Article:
21 febbraio 2022

The Civil Protection Code: what changes

Since January 2, 2018, the National Service has been regulated by the Civil Protection Code (Legislative Decree No. 1 of January 2, 2018), reforming all regulations in this field.

The Code was created to simplify and make civil protection provisions more straightforward by encapsulating them in a single, easy-to-read text. For simplification purposes, each article clearly explains the regulations it replaces, and the two concluding articles (Articles 47 and 48) also offer a coordination of normative references and a complete list of all regulations abrogated through the Code.

The reform reaffirms a polycentric National Service model. For this reason, the Code was written differently than other regulations. A group of representatives from the Civil Protection Department, Regions, Municipalities, Ministries, and Civil Protection Volunteers drafted it.

Therefore, the first proposal for reforming civil protection legislation resulted from a diverse group's collaborative work. The group's input influenced the collective approach taken in the development of the Code, which was achieved through open discussions on the strengths and weaknesses of previous legislation on the subject.

But why is there a need for civil protection reform? From the first regulation of "civil protection" coordination by the Minister of Public Works in 1926 to Law 225/1992 establishing the National Service, regulations and amendments have followed the country's historical development and emergencies. The desire to reform civil protection regulations comes when Law 225/1992 is 25 years old and has undergone numerous amendments. Furthermore, over time, various other regulatory bodies have added additional provisions and modifications to these regulations, thus making it extremely challenging to read and understand them. The concept of simplifying the new Code considers the complexity of the world we live in today. Civil protection regulations must also be adapted to this complexity and address it. The Code aims to ensure smooth, effective, and prompt operations by regulating forecasting, prevention, risk mitigation activities, emergency management, and recovery.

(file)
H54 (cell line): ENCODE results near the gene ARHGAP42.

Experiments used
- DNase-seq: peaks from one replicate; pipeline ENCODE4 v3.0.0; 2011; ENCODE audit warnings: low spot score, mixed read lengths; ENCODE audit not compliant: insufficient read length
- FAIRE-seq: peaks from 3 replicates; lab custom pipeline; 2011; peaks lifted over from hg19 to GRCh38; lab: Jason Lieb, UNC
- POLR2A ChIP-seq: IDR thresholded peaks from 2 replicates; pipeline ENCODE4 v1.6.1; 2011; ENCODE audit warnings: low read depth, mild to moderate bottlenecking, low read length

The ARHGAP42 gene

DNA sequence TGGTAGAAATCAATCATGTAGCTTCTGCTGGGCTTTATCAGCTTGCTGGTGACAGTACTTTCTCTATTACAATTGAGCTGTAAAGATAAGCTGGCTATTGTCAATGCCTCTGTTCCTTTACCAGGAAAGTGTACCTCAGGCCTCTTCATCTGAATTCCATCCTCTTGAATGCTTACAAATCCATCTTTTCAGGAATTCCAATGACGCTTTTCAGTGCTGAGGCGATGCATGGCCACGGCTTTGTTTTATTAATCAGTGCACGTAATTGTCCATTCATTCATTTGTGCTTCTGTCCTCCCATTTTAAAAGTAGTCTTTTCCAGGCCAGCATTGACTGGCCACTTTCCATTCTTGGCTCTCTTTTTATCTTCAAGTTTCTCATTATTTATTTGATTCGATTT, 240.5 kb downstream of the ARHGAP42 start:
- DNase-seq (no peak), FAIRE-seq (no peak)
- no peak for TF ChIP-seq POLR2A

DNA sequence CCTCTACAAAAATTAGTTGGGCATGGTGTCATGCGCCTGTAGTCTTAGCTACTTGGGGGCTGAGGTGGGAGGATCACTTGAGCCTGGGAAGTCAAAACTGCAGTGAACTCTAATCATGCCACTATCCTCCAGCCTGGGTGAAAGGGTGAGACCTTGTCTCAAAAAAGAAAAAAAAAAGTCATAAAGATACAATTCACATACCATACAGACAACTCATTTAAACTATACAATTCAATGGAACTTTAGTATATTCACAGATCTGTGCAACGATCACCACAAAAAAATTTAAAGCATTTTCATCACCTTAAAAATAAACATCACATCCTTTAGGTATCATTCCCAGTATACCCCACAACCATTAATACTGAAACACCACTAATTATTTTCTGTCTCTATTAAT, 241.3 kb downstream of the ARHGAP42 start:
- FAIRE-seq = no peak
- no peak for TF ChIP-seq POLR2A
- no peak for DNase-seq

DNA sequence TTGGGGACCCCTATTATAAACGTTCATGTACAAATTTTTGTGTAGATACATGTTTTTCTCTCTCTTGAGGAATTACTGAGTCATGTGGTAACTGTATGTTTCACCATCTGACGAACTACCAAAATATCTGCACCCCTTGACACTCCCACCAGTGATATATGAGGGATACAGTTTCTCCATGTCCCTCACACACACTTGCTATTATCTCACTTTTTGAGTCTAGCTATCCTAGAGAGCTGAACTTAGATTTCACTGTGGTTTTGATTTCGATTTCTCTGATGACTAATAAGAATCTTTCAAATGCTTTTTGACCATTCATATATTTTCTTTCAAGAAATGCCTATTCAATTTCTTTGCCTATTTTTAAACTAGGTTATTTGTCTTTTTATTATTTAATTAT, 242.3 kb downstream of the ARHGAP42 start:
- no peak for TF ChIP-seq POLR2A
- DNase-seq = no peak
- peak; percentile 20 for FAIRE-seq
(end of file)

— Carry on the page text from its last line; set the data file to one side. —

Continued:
The main new features introduced by the Code are outlined below.

Regarding forecasting, the Code includes innovations related to studying possible risk scenarios. Forecasting activities are preparatory to the warning system and civil protection planning activities. About prevention activities, the evolution of the subject over time is taken into account by clarifying that the scope of prevention is both structural and nonstructural, including in an integrated manner. Nonstructural prevention consists of a range of activities. Warning and disseminating civil protection knowledge on risk scenarios and standards of behavior and civil protection planning stand out among these activities. Structural prevention is reintroduced as “structural prevention of civil protection,” underlining the existence of civil protection issues when it comes to structural prevention. The Civil Protection Department has a designated role in the discussions regarding the definition of guidelines for structural prevention. Structural risk mitigation interventions in the emergency sphere are also regulated. Finally, the need for integrated structural and nonstructural prevention actions is specified.

Before the Code, national intervention, including the activation of exceptional instruments, was subject to the declaration of a state of emergency. Preventive activation was left to the independent evaluation of the competent bodies.

The state of mobilization, introduced by Legislative Decree No. 1 of January 2, 2018, overcomes this limitation and allows the territorial system to mobilize its resources and request the contribution of national resources even before the declaration of the state of emergency. The emergency machine is set in motion if the event becomes a disaster. Otherwise, the costs sustained by those previously activated can be recognized by a unilateral act of the Head of Department.

The Code redefines the duration of a state of emergency of national importance to a maximum of 12 months, extendable by an additional 12 months.

The Code emphasizes the importance of planning and aims to move away from a narrow view of the Plan towards a more evolved vision aimed at the full operativeness of this tool.

The Code specifies the types of risks that civil protection deals with: seismic, volcanic, tsunami, hydraulic, hydrogeological, adverse weather conditions, water shortage, and forest fires. It also specifies the risks on which the National Service may be called to cooperate: chemical, nuclear, radiological, technological, industrial, transport, environmental, sanitary, uncontrolled re-entry of satellites, and space debris.

The Code clearly outlines the criteria for operating in the Civil Protection System, which considers eligible only those products deemed mature according to the rules of the scientific community. The scientific community participates in the National Service through integrated and preliminary experimental activities.

The Code codifies the function of the Centres of Competence, whose peculiarity is to make products that can be used in civil protection. With the Code, the Centres of Competence, from being tools of the Department, become tools of the entire System.

The Code introduces the concept of citizen participation as a means to increase risk awareness and promote community resilience. This participation can occur in various areas, such as vocational training, civil protection planning, and voluntary sector membership.